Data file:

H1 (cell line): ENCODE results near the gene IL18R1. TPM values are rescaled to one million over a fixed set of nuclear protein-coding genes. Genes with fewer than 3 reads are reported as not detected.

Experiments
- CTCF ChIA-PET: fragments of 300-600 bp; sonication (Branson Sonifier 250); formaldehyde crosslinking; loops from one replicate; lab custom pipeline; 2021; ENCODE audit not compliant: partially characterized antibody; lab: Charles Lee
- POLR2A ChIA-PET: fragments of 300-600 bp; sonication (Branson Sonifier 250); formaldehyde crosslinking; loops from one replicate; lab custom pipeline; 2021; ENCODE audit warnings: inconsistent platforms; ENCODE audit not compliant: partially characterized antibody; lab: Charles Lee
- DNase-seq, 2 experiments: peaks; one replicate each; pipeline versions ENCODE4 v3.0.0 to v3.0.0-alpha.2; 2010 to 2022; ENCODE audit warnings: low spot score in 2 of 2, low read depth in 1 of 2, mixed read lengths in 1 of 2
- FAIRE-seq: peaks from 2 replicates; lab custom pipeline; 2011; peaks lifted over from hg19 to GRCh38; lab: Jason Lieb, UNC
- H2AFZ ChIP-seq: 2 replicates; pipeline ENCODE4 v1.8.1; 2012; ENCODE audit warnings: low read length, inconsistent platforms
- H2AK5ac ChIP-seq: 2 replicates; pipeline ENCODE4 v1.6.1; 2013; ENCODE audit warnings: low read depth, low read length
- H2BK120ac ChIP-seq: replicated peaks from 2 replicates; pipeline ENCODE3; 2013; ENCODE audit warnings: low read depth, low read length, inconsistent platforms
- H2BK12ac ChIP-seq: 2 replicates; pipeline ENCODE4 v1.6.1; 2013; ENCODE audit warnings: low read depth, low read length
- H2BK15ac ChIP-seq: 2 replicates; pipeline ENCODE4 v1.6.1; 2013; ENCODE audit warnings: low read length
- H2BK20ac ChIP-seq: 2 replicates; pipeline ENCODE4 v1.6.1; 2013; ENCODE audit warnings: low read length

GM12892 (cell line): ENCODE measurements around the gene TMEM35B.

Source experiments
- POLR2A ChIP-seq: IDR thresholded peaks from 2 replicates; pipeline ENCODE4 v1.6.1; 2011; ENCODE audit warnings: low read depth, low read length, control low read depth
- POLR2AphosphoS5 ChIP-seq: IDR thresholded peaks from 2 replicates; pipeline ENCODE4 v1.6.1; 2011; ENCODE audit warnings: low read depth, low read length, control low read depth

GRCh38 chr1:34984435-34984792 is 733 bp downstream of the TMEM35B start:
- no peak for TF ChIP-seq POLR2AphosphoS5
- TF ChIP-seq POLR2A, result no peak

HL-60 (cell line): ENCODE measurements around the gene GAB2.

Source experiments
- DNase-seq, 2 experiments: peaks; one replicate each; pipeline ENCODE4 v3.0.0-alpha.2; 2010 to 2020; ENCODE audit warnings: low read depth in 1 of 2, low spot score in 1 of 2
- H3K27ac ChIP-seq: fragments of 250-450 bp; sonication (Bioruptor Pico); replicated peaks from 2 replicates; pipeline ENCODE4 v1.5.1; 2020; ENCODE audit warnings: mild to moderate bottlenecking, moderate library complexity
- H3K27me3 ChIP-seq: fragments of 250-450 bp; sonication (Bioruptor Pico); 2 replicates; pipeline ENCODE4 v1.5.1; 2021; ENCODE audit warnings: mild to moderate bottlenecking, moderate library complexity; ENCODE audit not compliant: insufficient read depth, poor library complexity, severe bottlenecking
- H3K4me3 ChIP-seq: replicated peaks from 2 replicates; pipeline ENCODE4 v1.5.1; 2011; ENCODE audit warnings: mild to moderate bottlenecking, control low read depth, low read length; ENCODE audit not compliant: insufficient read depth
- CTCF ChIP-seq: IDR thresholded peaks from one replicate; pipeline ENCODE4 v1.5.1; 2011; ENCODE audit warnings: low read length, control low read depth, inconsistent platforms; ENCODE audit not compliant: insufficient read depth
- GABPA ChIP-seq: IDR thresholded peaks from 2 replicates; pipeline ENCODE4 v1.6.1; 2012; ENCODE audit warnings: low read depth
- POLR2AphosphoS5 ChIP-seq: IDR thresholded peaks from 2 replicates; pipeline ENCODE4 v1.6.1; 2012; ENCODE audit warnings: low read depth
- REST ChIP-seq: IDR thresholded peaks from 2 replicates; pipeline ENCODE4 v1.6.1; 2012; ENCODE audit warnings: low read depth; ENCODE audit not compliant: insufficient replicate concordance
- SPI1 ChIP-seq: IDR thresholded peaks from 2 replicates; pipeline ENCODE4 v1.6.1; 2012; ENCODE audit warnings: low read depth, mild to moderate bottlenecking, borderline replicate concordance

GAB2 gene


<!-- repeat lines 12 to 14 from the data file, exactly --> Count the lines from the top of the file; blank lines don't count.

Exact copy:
- H2BK20ac ChIP-seq: 2 replicates; pipeline ENCODE4 v1.6.1; 2013; ENCODE audit warnings: low read length

GM12892 (cell line): ENCODE measurements around the gene TMEM35B.

Source experiments